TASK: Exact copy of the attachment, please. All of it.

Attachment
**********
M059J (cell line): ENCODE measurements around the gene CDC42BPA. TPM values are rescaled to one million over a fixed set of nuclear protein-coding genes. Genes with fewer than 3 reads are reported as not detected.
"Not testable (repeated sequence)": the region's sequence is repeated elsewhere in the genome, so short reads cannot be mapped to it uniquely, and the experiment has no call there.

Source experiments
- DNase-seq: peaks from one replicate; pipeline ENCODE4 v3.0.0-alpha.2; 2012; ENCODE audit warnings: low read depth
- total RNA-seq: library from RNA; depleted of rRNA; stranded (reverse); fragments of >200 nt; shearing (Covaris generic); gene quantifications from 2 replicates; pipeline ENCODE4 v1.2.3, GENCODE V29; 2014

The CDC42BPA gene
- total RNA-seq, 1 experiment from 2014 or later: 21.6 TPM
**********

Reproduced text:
M059J (cell line): ENCODE measurements around the gene CDC42BPA. TPM values are rescaled to one million over a fixed set of nuclear protein-coding genes. Genes with fewer than 3 reads are reported as not detected.
"Not testable (repeated sequence)": the region's sequence is repeated elsewhere in the genome, so short reads cannot be mapped to it uniquely, and the experiment has no call there.

Source experiments
- DNase-seq: peaks from one replicate; pipeline ENCODE4 v3.0.0-alpha.2; 2012; ENCODE audit warnings: low read depth
- total RNA-seq: library from RNA; depleted of rRNA; stranded (reverse); fragments of >200 nt; shearing (Covaris generic); gene quantifications from 2 replicates; pipeline ENCODE4 v1.2.3, GENCODE V29; 2014

The CDC42BPA gene
- total RNA-seq, 1 experiment from 2014 or later: 21.6 TPM